2 attack scenario that provides participants with a list of s in an inbox asking them to identify potentially harmful messages and measure how many of these they identify. Another example of an activity within the attack scenario is to present participants with two messages sent from a bank, asking them to identify the one that is a hoax and the one that is real, while asking them to identify all the indicators that triggered the suspicion of the hoax . As such, the main goal of this extensive cybersecurity skills research is to develop a prototype Cybersecurity Skills Index (CSI) ipad app. However, before the development of real-life scenarios can be made, our foundational work documented in this paper will outline the process of identifying and validating the specific cybersecurity threats, their matching skills from non-it professionals, and their ranking (weights) in construction of such novel index. Therefore, the central aim of this phase of our developmental research was to address the following three specific research questions (RQs): RQ1: What are the top most critical cybersecurity threats that non-it professionals pose to organizations? RQ2: What are the matching top cybersecurity skills that non-it professionals must have to mitigate the top nine most critical cybersecurity threats posed to organizations? RQ3: What are the weights of the skills that enable a validated aggregation to a benchmarking index of cybersecurity skills? Given the documented increase in importance of cybersecurity in everyday activity, the significance of this study is substantial. With the limitations that currently exist in the measurement of cybersecurity skills within the research body of knowledge, the development of a scenario-based tool to measure such skills using scores on simulated activities rather than self-reported survey, will help several stakeholders. Ideally, the use of the CSI ipad app will allow organizations to map their human threat-vectors when it comes to employees and the employees of external contractors. A second example includes organizations that use the CSI ipad app to identify groups of employees where additional training in the area of cybersecurity attack preventions should be targeted. The third example includes government recruiters, in conjunction with high school teachers/administrators, which can use the CSI ipad app to identify individuals who demonstrate a high level of cybersecurity skills and may be the appropriate feeders for advanced cyber warrior programs. As seen in the literature review, organizations have an ongoing need for non-it cybersecurity skilled professionals. Therefore, the arguments discussed later focus mainly on the non-it professionals representing the corporate organizations. II. LITERATRUE REVIEW A. Cybersecurity Threats According to IBM Global Technology Services [6], human error was identified as a contributing factor in over 95 percent of all security incidents investigated. Furthermore, opening an infected attachment or selecting an unsafe Universal Resource Locator (URL) was the most prevalent contributing human error when it comes to inflicting malware on computing systems [6]. From 2005 to 2012, Privacy Rights Clearinghouse [8] reported over 607 million records lost from nearly 3,500 data breaches. According to Boritz and No [9], in the past government agencies were only involved in egregious privacy breaches. Over a year later, President Barack Obama signed Executive Order No. 13,681 requiring the use of multiple factors of authentication and an effective identity proofing process [10] when a U.S. citizen s personal data is made available through digital applications. Nearly 1.6 billion records were reported lost from 453 data breaches during the period of January 2013 to December 2014 and an additional 454 breaches occurred with an unknown number of lost records [8]. Prior research identified the need for research to address the threats to organizational IT due to vulnerabilities and breaches caused by employees [11, 12, 13]. More than any other internal process or technology, breaches were discovered by end-users armed with the skills needed to quickly identify and report possible cyber espionage occurrences [14]. Technology alone cannot guarantee security. A security risk is often accepted by an end-user when the countermeasure interferes with work productivity [11]. Therefore, the human factor cannot be ignored in corporate security without peril [15]. Most security incidents were attributed to everyday insiders like current or former employees [16]. According to Verizon Communication s chief security officer, insider threats may be from a good employee doing righteous work in an insecure manner [16]. Moreover, it was noted that unfortunately, even the best security mechanisms can be bypassed through social engineering [17], which is now considered the great security threat to people and organizations [18]. Even amid those who classified themselves as being aware of social engineering techniques, Kvedar, Nettis, and Fulton [19] s findings suggested an implemented social engineering plot could succeed. An end-user with technology knowledge does not automatically become skilled in cybersecurity [11]. In the work of Qin and Burgoon [20], users had an 18% accuracy in detecting deception. According to Enterprise Risk Management (ERM) [21], not protecting an organization s information puts the reputation, success, and survival of the organization at risk. An example of this occurred in November 2014 when Sony Pictures suffered a data breach that shut down all communications and computer usage due to a hacker posting threatening messages on company owned computers and obtaining unsecured data files [8]. However, the skills needed to mitigate such cybersecurity threats and to protect corporate IT systems from such data breach attacks can be the difference between experiencing a breach or not. Thus, the importance of a measure to assess the level of cybersecurity skills held by a non-it professional is significant. B. Skills According to Boyatzis and Kolb [22], as well as Levy [1], skill is a combination of knowledge, experience, and ability that enables end-users to perform well. The acquisition of a skill is a learning process and generally adopts three incremental stages [23, 24]. These stages begin with the initial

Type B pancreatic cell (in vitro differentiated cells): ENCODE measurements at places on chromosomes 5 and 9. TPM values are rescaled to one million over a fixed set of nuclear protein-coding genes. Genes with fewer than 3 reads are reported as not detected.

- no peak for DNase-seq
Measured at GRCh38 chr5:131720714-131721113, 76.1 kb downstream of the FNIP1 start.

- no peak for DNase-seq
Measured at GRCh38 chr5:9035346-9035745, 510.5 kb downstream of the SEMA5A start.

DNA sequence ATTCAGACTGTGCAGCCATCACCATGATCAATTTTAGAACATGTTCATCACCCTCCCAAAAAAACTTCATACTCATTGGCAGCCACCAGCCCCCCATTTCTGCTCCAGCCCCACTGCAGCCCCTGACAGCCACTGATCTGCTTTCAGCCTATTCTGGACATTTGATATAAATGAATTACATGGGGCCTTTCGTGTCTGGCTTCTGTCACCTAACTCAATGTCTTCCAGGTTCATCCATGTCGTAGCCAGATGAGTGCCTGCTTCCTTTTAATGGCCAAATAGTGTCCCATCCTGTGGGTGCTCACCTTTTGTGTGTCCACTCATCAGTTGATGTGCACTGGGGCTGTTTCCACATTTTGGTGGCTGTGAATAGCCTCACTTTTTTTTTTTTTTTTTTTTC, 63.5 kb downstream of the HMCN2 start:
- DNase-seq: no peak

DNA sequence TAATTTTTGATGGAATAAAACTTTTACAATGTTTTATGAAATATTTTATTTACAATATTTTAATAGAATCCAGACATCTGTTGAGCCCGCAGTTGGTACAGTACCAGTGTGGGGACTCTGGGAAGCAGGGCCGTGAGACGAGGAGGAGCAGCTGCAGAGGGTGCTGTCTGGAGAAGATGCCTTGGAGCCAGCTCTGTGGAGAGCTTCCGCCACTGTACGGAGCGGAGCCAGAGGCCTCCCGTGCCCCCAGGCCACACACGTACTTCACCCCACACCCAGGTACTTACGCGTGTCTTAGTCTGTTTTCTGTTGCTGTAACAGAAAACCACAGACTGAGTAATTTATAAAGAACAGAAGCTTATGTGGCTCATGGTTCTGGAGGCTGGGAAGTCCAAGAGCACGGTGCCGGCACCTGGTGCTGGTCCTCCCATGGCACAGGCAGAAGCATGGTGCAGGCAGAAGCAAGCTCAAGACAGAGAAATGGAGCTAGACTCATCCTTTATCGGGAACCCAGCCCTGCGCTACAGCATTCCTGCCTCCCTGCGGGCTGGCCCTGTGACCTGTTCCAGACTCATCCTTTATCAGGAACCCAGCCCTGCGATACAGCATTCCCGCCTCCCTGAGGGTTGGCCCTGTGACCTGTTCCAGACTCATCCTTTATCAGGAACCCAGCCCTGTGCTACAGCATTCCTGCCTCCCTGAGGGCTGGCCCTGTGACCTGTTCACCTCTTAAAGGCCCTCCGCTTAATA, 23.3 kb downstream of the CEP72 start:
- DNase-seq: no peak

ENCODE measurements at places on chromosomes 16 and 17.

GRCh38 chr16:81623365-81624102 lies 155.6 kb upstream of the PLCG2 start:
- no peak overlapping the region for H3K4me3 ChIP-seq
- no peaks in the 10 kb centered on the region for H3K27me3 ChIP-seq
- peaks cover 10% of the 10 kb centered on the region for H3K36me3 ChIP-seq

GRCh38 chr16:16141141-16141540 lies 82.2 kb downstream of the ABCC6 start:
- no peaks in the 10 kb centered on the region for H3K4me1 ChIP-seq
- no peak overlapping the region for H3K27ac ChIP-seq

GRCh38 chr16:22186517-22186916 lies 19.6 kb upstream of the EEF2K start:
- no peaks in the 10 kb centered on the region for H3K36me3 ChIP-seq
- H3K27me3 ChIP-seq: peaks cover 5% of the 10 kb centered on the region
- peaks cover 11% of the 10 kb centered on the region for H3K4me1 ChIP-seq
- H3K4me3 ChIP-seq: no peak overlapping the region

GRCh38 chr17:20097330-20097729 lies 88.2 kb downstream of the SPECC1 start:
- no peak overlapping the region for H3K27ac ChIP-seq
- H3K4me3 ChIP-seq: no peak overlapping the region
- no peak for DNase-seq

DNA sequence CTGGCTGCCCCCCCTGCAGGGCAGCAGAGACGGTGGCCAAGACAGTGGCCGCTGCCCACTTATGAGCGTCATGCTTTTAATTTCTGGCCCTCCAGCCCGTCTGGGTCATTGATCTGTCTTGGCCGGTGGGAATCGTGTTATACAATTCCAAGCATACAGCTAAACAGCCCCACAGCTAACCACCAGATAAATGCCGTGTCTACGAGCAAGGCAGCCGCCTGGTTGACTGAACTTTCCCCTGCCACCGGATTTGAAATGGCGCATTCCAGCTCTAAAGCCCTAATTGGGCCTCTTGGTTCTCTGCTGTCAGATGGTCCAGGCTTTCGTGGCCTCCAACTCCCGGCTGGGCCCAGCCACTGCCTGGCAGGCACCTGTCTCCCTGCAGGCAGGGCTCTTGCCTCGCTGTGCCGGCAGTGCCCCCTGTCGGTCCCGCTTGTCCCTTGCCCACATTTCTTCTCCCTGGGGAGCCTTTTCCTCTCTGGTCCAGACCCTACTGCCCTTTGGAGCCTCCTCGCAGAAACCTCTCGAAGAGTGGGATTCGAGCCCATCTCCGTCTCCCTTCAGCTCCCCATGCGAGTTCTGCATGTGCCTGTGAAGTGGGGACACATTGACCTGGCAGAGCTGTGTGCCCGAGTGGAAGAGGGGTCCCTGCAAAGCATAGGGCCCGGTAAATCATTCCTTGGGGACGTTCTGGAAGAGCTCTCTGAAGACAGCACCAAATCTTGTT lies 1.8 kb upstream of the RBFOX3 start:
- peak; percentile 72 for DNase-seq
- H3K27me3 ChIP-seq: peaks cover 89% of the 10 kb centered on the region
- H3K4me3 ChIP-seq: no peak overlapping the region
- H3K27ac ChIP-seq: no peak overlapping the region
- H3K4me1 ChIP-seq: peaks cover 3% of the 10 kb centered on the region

3 acquisition of a skill known as declarative knowledge (Stage 1). During Stage 1, instruction and information about a skill are given to the end-user [23, 25]. Moreover, Stage 1 allows the end-user to establish the knowledge needed as a foundation for later learning stages [24]. The second stage of skill acquisition (Stage 2) allows the learner to practice declarative knowledge and convert it to procedural knowledge [25, 26]. Knowledge becomes better organized and end-users start to connect the actions needed to complete an activity [24]. Next, at the third stage, comes automaticity [25, 27]. End-users progress beyond the initial acquisition stage into an efficient and autonomous stage (Stage 3) by increasing their experience level [23, 28]. Experience positively influences an end-user s computer usage, which helps establish the needed experience of the skill [24]. The ability to generalize procedures and increase performance occurs during the acquisition of knowledge phases [27]. Over time, Eschenbrenner and Nah [29] identified that skills are honed and competencies are acquired. The skill development stages are shown in Fig. 1. C. Cybersecurity Skills Cybersecurity is the activity or process, ability or capability, or state whereby information and communications systems and the information contained therein are protected from and/or defended against damage, unauthorized use or modification, or exploitation [30]. Cybersecurity also includes the restoration of digital information and communications [31]. Protection of data and information remains in the most vulnerable spot [32]. Humans, despite their intellect, are the most severe threat to an individual s security [33]. Information is valuable and knowledge protects information from progressively sophisticated cybersecurity threats [33]. Therefore, cybersecurity skills correspond to an individual s technical knowledge, ability, and experience surrounding the hardware and software required to execute information security in protecting their IT against damage, unauthorized use, modification, and/or exploitation [11]. Cybersecurity is not a solitary occupational category and knowledge, skills, and abilities are needed for more than cybersecurity work [34]. Limited cybersecurity skills contribute to the behavior of users that causes human errors, often unintentional [35]. Likewise, a technology savvy user does not automatically make a cybersecurity savvy user [11]. Thus, it appears that a non-it professional with limited cybersecurity skills presents opportunities for organizational information vulnerabilities and threats [36]. Fig. 1: Skill development stages over time D. Competence vs. Skills Bronsburg [37], as well as Morcke, Dornan, and Eika [38] demonstrated the importance of the high-level of skills experienced in the medical and health profession academic programs. The need to include competencies, skills, knowledge, and abilities in the classroom so students had the tools (experience) necessary for future employment were the focus of Havelka and Merhout [39], as well as Rubin and Dierdorff [40]. Havelka and Merhout [39] found that knowledge is obtained through coursework. Whereas, Rubin and Dierdorff [40] found the courses offered by colleges and universities are relevant to the competency level of a student. It was discovered that the maturing of an individual s knowledge improves skills, which then develops user competency [29]. Moreover, it was previously noted in literature that knowledge gathered by users and honed skills in a certain functional area developed competencies [41]. A misalignment between course offerings and required corporate competencies reduces the individual s exposure to important knowledge needed to do a task well [40]. Additionally, it was noted that a reasonable degree of competency at a skill requires at least 100 hours of learning and practice [23]. An individual s competency level of a particular skill is valuable; it may influence or even determine an individual s level of professional success and satisfaction [39]. A user s computer competence is vital for an organization that relies on its employees to possess skills, (i.e. knowledge, experiences, & abilities) to complete technical tasks [42]. Thus, it appears that competency is acquired after a skill is practiced over time. III. METHODOLOGY When judgmental information is essential, prior research has employed the Delphi technique [43, 44]. Using the Delphi technique provides a way and method for consensus-building without direct confrontation among the experts [45]. Characterized as an iterative group communication process, the Delphi technique allows for experts to address complex problems in an effective manner [43, 44, 46]. Prior research, e.g. [47, 48], utilized the Delphi technique for forecasting, issue identification, and concept/framework development. In addition, the Delphi method ensures both reliability and validity as it exposes the study to a panel of differing, and often contradictory, opinions while seeking convergence through subject matter experts (SMEs) feedback [48]. This study employed the Delphi technique for the purpose of identifying the indispensable expert opinion of cybersecurity threats and related skills. Key features that are regarded as the Delphi technique include secrecy, iteration, controlled feedback, and statistically clustering the responses [49]. Secrecy was maintained in this study with the use of Web-based questionnaires. Between each questionnaire, feedback was controlled by incorporating the SMEs responses into the next questionnaire. Round one consisted of 12 platform independent cybersecurity threats that were identified after a survey of existing body of knowledge and were presented to SMEs from the Florida chapter of the InfraGard, a public-private partnership between the United States Federal Bureau of Investigation (FBI) s cyber division and private sector that